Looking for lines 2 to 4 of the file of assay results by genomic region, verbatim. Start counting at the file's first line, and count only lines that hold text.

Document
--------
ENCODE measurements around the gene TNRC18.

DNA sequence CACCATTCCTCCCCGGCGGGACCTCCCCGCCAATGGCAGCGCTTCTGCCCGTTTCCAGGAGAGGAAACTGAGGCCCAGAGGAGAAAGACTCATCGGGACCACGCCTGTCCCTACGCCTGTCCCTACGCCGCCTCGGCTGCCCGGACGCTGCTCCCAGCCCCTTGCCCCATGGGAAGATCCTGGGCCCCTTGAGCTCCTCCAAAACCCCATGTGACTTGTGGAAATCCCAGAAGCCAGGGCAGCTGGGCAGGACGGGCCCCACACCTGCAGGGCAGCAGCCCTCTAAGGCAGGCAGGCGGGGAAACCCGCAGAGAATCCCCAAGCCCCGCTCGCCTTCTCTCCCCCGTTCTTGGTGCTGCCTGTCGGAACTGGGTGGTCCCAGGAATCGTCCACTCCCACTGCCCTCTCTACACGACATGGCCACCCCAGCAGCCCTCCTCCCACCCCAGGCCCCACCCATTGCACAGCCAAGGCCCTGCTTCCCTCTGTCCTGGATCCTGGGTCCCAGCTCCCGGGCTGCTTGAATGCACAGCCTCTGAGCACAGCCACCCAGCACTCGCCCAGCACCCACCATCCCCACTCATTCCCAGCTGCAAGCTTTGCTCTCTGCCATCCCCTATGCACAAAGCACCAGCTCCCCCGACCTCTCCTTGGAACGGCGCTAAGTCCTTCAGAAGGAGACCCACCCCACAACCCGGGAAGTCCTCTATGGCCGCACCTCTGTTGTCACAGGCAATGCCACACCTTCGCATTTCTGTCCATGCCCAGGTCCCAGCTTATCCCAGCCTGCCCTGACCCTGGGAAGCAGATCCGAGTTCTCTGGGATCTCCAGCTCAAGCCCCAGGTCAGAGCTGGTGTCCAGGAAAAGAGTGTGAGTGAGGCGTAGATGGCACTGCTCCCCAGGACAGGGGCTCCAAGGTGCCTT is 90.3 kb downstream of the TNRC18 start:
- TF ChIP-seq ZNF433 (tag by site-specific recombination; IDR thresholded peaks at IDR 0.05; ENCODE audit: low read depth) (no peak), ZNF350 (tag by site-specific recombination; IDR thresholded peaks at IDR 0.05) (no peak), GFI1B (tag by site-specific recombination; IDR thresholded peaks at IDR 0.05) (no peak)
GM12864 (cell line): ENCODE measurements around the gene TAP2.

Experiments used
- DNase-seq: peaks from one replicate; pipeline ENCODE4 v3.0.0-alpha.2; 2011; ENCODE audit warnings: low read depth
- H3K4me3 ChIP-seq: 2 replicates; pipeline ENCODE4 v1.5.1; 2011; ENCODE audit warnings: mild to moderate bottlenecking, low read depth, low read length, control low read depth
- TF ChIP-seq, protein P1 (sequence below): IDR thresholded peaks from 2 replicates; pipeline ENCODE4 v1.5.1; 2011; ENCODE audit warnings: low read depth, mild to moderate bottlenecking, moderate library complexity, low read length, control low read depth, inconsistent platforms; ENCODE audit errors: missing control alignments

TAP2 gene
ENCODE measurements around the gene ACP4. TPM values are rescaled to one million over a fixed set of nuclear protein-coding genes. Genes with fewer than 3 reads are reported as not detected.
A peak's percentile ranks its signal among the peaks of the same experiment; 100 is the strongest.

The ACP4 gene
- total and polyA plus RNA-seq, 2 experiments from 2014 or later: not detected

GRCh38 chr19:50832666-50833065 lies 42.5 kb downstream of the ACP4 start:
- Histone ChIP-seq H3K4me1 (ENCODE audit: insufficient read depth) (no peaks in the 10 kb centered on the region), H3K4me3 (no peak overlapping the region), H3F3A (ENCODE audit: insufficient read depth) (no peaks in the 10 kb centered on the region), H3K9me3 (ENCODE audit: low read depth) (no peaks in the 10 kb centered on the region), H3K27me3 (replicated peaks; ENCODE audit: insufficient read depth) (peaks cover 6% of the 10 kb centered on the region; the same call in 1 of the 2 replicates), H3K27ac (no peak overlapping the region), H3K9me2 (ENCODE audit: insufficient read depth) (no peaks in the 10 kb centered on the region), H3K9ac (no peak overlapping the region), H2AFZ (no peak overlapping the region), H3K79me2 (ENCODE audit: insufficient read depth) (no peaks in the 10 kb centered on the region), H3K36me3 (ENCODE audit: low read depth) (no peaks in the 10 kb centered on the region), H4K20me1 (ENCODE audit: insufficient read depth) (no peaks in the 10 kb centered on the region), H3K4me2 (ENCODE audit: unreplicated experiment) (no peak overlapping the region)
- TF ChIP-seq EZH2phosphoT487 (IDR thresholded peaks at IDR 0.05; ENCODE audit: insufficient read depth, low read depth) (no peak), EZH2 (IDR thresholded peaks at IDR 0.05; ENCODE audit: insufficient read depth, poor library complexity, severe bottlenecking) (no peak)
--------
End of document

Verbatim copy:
DNA sequence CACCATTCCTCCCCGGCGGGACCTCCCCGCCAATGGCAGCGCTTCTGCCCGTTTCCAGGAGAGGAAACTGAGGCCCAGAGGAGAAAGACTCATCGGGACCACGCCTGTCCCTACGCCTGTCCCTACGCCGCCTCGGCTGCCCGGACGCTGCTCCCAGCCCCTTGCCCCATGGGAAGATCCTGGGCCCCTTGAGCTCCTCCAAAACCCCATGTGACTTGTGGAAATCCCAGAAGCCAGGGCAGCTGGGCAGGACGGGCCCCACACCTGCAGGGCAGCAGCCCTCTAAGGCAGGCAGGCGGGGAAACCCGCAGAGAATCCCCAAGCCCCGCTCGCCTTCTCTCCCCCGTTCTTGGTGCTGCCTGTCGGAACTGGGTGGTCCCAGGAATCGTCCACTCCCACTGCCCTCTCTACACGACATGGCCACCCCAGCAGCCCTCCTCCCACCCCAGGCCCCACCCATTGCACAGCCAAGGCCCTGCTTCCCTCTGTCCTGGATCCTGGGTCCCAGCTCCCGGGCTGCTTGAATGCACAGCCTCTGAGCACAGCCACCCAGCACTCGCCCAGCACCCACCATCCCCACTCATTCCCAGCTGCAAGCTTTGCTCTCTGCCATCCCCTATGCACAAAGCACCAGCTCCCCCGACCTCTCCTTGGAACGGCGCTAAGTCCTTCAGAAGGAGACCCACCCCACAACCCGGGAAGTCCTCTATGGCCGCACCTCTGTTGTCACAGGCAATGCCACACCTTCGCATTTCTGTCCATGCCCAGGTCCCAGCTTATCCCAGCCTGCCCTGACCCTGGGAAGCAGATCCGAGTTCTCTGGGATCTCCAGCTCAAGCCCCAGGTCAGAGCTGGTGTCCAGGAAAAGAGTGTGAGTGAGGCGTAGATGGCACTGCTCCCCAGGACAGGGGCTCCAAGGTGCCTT is 90.3 kb downstream of the TNRC18 start:
- TF ChIP-seq ZNF433 (tag by site-specific recombination; IDR thresholded peaks at IDR 0.05; ENCODE audit: low read depth) (no peak), ZNF350 (tag by site-specific recombination; IDR thresholded peaks at IDR 0.05) (no peak), GFI1B (tag by site-specific recombination; IDR thresholded peaks at IDR 0.05) (no peak)
GM12864 (cell line): ENCODE measurements around the gene TAP2.